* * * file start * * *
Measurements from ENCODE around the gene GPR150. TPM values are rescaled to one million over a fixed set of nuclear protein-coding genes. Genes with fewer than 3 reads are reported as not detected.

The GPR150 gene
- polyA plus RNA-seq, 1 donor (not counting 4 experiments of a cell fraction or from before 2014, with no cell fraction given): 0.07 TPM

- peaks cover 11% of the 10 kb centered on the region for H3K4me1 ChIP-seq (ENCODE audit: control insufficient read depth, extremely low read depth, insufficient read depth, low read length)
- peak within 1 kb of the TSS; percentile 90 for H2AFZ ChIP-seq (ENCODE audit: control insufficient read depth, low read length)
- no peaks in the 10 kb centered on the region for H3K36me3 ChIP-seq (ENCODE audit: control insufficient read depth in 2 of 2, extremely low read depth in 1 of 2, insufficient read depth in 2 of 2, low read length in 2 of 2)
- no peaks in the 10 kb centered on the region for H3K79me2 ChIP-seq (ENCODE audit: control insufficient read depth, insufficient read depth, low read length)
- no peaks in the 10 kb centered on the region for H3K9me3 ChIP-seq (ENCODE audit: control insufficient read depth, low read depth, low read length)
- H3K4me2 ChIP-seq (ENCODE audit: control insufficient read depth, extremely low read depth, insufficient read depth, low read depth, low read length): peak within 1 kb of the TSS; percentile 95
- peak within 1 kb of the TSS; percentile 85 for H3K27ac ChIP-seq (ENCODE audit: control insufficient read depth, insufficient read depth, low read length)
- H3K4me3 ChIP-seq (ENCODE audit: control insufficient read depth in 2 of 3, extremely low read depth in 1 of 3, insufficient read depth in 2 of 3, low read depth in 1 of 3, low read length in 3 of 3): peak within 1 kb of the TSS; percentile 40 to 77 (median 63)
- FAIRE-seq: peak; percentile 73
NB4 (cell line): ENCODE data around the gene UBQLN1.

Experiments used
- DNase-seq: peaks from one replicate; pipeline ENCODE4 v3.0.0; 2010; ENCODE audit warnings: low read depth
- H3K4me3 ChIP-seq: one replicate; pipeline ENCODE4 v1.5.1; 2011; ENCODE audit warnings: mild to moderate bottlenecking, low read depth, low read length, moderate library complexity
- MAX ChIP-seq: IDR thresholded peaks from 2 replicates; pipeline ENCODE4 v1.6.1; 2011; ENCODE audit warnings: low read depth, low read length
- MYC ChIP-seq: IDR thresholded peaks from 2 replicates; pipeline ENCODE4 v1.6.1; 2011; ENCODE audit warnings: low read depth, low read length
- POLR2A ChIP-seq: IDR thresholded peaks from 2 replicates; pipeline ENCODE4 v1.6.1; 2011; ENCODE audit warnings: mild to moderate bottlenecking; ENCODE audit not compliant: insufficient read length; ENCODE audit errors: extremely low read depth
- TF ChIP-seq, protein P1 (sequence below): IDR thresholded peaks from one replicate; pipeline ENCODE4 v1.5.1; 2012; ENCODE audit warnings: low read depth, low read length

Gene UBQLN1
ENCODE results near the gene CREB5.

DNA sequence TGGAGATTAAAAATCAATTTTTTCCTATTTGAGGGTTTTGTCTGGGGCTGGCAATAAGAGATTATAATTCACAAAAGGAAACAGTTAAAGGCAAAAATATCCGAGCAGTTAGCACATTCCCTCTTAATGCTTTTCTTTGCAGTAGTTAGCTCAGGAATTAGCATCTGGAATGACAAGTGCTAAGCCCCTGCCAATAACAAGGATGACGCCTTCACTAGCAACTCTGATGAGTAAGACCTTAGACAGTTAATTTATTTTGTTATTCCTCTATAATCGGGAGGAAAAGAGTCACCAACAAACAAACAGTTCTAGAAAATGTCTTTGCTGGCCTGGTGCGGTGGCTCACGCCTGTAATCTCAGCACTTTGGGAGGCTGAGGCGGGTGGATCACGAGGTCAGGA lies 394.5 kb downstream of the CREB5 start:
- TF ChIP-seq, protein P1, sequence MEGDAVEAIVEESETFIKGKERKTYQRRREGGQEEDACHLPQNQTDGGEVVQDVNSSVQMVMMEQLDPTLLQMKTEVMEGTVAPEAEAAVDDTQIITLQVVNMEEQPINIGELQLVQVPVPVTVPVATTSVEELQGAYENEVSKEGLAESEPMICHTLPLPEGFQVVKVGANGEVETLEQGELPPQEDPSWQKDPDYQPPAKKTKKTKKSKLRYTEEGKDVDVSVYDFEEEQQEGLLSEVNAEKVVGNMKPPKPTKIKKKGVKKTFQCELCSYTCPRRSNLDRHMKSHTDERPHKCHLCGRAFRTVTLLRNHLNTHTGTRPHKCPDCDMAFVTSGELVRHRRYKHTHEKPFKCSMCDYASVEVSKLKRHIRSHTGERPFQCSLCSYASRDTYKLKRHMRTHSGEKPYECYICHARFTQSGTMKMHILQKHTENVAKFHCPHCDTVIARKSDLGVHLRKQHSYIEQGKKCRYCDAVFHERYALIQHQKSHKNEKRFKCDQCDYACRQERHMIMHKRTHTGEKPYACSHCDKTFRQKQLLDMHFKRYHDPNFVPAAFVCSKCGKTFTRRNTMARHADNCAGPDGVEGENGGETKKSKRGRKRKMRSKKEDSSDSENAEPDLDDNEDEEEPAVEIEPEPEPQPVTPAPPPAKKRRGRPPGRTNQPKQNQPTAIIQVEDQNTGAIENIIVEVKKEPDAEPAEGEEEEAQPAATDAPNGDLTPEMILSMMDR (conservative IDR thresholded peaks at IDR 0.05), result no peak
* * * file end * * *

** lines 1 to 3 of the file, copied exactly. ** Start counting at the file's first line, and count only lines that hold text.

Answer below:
Measurements from ENCODE around the gene GPR150. TPM values are rescaled to one million over a fixed set of nuclear protein-coding genes. Genes with fewer than 3 reads are reported as not detected.

The GPR150 gene
- polyA plus RNA-seq, 1 donor (not counting 4 experiments of a cell fraction or from before 2014, with no cell fraction given): 0.07 TPM